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African dwarf frogs are a type of frog from Equatorial Africa. There are four different species of the African dwarf frog. All these species are amphibians, but spend their entire lives in water, making them aquatic frogs, although this doesn’t mean they have gills. In fact, the African dwarf frog has well developed lungs that it uses to snatch breaths from the surface of the water. Their skin must be kept moist for their survival.
The African dwarf frog is called such because all species of this frog are fairly small. The females tend to be larger than the males. They are a popular pet in the aquarium trade and are found around the world as a result.
Their diet comprises of small insects, larvae, small fish, and worms, and they use their feet to shove food into their mouths.
You'll find in this article African dwarf frog facts for kids, information regarding African dwarf frog tank water temperature, African dwarf frog behavior, African dwarf frog aquarium environment, and so on.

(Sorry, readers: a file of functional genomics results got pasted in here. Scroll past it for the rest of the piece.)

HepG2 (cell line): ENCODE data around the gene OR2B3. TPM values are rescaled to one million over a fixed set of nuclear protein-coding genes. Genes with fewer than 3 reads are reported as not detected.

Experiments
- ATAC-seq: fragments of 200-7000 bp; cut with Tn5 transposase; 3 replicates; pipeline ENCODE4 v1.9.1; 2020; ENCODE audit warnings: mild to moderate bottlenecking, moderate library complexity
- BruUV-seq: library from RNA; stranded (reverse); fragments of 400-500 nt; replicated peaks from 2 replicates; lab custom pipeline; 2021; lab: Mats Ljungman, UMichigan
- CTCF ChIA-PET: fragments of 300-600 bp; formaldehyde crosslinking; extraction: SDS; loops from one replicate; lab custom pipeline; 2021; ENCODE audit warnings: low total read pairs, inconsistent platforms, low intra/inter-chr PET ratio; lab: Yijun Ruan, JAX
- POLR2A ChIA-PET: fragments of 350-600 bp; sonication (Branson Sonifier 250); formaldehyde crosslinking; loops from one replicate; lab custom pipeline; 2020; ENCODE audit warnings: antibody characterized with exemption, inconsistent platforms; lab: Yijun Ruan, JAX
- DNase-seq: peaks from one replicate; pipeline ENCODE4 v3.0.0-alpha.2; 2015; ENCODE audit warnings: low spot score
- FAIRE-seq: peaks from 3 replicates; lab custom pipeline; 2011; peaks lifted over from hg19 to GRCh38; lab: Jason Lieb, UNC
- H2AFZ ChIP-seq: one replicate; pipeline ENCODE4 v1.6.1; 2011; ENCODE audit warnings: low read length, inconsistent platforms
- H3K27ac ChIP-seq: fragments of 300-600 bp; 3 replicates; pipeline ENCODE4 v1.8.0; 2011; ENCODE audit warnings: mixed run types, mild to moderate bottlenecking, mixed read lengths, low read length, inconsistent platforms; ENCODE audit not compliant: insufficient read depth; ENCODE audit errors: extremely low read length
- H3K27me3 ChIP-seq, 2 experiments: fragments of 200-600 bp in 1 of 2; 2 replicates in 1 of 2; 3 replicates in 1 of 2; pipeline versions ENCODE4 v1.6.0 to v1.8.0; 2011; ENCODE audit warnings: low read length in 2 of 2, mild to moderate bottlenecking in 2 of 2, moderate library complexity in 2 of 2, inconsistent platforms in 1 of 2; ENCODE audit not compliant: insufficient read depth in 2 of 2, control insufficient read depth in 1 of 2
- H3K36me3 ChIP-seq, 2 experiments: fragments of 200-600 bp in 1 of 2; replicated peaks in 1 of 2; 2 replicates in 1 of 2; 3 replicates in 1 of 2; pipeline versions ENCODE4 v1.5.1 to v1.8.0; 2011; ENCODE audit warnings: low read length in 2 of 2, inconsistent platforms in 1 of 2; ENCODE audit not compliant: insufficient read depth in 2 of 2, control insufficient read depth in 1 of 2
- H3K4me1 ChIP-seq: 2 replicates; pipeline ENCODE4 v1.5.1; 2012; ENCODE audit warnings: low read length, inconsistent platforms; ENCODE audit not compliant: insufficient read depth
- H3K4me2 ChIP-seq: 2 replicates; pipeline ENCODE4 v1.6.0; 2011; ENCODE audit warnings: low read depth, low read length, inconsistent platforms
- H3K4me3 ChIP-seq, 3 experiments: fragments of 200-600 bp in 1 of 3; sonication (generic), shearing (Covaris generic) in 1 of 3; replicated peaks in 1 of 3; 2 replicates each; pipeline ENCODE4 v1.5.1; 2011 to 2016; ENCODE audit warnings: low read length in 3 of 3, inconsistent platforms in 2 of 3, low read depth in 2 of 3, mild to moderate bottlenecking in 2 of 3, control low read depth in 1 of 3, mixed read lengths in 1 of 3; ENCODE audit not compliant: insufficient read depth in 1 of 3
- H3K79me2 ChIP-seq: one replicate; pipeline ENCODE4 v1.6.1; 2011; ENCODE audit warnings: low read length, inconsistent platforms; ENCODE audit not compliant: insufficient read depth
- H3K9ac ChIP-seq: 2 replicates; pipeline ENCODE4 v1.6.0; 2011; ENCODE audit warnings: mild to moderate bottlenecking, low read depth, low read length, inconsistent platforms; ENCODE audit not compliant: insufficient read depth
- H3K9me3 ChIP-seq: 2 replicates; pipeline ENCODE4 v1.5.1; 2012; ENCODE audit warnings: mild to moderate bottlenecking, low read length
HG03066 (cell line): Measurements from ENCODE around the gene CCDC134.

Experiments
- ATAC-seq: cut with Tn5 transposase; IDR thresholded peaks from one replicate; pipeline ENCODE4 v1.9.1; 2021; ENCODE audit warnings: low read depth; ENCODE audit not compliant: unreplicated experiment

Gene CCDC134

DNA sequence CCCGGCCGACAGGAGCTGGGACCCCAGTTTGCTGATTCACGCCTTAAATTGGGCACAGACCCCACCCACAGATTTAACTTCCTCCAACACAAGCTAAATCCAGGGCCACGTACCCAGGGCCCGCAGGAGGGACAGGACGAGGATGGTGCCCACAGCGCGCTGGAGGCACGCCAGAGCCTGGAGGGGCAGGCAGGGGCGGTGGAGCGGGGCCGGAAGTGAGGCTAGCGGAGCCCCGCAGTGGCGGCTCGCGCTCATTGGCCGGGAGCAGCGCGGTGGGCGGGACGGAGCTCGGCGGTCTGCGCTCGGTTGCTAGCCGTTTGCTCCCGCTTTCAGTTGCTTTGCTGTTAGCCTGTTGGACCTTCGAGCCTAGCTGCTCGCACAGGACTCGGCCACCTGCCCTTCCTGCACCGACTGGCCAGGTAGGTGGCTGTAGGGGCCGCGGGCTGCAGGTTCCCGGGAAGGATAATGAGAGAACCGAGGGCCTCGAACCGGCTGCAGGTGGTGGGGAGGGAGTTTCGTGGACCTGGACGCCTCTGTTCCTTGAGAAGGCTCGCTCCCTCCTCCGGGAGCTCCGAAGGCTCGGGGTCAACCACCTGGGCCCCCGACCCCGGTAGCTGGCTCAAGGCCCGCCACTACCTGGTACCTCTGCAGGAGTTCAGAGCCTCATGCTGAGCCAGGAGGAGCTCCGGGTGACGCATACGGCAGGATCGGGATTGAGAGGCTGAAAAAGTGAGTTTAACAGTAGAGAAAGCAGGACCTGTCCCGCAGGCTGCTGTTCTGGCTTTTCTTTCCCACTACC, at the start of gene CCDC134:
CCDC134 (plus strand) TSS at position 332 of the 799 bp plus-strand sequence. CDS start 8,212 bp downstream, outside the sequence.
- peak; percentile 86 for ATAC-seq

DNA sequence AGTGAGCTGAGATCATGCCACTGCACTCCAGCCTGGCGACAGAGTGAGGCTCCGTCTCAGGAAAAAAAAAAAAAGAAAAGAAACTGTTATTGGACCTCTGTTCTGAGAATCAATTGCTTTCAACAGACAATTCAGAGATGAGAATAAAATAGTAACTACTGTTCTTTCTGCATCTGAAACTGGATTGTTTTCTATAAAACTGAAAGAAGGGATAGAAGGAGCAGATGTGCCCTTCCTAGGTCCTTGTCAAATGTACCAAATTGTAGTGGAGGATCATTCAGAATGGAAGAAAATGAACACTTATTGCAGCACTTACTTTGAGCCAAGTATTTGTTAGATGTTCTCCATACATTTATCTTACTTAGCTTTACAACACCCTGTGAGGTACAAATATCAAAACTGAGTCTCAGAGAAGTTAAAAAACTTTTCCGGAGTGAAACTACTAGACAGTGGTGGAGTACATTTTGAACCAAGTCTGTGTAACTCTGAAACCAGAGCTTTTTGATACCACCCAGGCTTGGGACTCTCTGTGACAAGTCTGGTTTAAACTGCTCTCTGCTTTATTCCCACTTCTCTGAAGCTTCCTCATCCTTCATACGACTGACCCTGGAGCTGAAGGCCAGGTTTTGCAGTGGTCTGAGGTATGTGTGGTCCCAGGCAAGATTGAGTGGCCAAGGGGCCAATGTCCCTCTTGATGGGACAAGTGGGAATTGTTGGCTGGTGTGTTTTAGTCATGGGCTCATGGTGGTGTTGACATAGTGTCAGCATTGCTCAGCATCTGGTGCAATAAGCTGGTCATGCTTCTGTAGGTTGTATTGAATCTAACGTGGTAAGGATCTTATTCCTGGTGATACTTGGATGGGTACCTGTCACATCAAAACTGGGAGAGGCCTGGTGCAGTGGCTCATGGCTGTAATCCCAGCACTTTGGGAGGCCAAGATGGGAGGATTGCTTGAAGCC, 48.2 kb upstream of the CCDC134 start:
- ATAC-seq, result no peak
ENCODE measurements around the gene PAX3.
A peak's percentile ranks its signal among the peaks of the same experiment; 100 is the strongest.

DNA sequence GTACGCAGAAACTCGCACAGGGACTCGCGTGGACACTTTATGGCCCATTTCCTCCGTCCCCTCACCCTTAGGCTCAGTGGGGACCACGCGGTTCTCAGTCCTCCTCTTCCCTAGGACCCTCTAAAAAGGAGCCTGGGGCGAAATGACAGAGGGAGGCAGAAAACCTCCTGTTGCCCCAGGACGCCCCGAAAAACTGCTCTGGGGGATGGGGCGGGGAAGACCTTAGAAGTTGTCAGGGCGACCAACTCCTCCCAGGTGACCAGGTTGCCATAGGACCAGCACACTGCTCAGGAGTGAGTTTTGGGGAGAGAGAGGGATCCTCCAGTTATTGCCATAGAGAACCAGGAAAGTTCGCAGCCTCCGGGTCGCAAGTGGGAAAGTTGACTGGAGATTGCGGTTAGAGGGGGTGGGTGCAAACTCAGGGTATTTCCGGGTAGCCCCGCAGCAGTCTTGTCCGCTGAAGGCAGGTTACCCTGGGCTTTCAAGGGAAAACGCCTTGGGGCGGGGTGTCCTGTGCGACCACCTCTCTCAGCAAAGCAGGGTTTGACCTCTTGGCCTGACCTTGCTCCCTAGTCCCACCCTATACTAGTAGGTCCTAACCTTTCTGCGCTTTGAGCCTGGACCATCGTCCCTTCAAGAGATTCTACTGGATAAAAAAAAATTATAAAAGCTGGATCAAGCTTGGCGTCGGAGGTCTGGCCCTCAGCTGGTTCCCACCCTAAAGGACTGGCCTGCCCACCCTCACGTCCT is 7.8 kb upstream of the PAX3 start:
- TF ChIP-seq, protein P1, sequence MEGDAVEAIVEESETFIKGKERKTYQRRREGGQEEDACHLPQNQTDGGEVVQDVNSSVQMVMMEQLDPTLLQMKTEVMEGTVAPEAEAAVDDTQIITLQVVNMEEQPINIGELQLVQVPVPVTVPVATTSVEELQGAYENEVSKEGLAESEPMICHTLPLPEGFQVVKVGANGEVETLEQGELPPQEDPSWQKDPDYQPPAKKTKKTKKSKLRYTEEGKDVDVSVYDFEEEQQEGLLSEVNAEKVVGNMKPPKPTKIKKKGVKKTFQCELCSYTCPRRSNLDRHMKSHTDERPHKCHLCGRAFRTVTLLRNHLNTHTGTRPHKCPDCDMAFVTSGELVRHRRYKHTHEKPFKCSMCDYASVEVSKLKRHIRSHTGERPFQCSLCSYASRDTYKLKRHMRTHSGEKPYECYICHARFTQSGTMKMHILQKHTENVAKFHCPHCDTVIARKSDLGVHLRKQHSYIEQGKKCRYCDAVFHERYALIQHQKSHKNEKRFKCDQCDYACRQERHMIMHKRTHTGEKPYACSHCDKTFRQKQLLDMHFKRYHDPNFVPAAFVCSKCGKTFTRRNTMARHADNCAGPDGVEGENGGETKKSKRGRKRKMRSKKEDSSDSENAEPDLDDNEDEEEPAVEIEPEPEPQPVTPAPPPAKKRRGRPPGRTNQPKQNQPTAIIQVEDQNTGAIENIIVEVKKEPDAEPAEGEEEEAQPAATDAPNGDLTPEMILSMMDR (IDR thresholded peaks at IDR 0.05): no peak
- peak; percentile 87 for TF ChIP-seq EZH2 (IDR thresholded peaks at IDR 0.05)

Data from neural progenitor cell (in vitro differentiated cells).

African dwarf frogs are amphibians, which means they have lungs and can breathe air, but also live in water. All these species of frog African dwarf, have adapted to live fully in water, only surfacing to breathe.
All four species of the African dwarf frogs are fairly common in the areas that they are found. Their populations are stable.
African dwarf frogs are found in the rivers, ponds, and flooded forest grounds in the tropical forests of Equatorial Africa. They also live comfortably in aquariums.
The African dwarf frog, like its close relative the African clawed frog, is originally from the tropical forests of Sub-Saharan Africa.
It is an amphibian, but fully aquatic, so it is found in the shallows of the water bodies in the forests. It is not a very strong swimmer, so it prefers to live in still or slow-flowing waters. It must also frequently surface from the water to breathe, so it prefers the shallows.
In African dwarf frog tanks, the water quality is important. The temperature needs to be between 75-82 °F (23.8-27.7 C) to mimic the warm water and environment of the tropical rainforests. Its preferred pH is between 6.5 – 7.5 ph. It also likes to have spaces to hide in so it is important to fill the tanks with things like rocks, real or silk aquatic plants and other fillers.
African dwarf frogs are social creatures that live peacefully with their own kind. When they are kept as pets, they should be kept in pairs or groups of up to four frogs because they like having company.